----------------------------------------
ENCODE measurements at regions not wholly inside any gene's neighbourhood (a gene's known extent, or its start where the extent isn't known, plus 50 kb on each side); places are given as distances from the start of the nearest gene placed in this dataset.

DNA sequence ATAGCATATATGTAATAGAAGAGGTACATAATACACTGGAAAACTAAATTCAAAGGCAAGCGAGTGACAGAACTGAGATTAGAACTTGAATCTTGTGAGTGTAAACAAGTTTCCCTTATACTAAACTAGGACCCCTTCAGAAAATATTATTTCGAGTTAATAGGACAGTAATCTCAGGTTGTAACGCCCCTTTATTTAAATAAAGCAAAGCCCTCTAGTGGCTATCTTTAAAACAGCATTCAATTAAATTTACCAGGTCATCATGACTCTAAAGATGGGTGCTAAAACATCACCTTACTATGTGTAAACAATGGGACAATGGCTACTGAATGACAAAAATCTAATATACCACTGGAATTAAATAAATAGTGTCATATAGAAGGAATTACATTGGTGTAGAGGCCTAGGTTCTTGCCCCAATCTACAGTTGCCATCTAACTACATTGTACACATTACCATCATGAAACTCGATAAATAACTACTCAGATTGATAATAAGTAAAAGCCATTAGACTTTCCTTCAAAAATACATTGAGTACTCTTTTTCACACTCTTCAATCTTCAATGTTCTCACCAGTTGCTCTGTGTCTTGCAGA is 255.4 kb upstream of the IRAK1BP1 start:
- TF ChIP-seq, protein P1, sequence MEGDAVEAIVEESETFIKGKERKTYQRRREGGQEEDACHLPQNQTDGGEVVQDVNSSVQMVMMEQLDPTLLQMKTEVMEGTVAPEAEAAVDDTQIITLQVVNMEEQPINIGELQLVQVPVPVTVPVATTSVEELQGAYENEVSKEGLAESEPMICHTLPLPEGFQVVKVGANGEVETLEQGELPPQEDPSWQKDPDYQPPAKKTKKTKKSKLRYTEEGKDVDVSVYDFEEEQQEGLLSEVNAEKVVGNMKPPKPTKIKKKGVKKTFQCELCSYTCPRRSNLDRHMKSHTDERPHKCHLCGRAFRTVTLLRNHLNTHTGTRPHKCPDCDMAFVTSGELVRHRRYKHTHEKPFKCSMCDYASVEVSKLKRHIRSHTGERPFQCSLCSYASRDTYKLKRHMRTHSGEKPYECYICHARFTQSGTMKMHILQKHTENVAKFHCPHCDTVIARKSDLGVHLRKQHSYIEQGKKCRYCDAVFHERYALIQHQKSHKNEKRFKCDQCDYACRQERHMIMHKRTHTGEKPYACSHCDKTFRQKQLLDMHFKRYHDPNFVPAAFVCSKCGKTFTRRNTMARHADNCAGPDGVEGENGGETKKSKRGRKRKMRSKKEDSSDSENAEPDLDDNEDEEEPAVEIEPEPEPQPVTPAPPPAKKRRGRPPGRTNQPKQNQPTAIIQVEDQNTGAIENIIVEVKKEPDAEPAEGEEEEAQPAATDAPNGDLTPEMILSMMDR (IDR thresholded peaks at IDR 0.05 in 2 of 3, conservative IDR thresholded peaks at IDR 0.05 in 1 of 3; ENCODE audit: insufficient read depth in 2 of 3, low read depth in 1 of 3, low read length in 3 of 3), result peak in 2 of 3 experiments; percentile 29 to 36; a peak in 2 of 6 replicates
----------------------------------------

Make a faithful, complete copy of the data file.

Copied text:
ENCODE measurements at regions not wholly inside any gene's neighbourhood (a gene's known extent, or its start where the extent isn't known, plus 50 kb on each side); places are given as distances from the start of the nearest gene placed in this dataset.

DNA sequence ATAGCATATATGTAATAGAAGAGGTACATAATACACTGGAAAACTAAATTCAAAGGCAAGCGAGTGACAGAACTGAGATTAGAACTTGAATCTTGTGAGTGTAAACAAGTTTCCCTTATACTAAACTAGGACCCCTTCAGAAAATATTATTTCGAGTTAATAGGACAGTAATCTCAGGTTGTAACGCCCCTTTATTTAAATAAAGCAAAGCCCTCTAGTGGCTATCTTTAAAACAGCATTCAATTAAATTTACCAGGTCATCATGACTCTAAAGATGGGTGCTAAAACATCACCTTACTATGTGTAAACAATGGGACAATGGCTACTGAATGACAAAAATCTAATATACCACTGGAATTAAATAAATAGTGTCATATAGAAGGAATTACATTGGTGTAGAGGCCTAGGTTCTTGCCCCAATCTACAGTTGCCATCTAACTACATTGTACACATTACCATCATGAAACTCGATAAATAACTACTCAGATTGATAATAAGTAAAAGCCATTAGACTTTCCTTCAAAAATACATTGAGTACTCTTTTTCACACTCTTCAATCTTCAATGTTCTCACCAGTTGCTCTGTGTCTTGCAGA is 255.4 kb upstream of the IRAK1BP1 start:
- TF ChIP-seq, protein P1, sequence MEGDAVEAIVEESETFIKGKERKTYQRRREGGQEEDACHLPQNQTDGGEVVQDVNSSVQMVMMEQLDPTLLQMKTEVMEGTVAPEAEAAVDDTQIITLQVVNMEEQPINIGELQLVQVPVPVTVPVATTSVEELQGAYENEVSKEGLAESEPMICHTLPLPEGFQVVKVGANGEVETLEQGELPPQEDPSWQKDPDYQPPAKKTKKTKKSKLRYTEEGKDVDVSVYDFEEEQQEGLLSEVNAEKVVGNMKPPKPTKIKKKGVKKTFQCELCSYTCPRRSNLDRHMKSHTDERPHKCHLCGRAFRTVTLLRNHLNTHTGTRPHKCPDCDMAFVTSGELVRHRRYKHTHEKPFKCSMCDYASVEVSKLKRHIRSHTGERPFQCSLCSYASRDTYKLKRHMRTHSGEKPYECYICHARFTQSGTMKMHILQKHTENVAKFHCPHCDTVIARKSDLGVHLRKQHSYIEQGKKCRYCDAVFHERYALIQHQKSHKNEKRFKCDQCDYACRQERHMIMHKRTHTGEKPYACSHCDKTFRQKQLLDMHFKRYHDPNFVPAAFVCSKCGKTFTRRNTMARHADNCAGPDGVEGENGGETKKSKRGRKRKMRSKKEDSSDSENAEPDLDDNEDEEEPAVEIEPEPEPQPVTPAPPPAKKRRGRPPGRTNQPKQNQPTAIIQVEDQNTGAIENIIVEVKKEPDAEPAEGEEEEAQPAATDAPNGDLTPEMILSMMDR (IDR thresholded peaks at IDR 0.05 in 2 of 3, conservative IDR thresholded peaks at IDR 0.05 in 1 of 3; ENCODE audit: insufficient read depth in 2 of 3, low read depth in 1 of 3, low read length in 3 of 3), result peak in 2 of 3 experiments; percentile 29 to 36; a peak in 2 of 6 replicates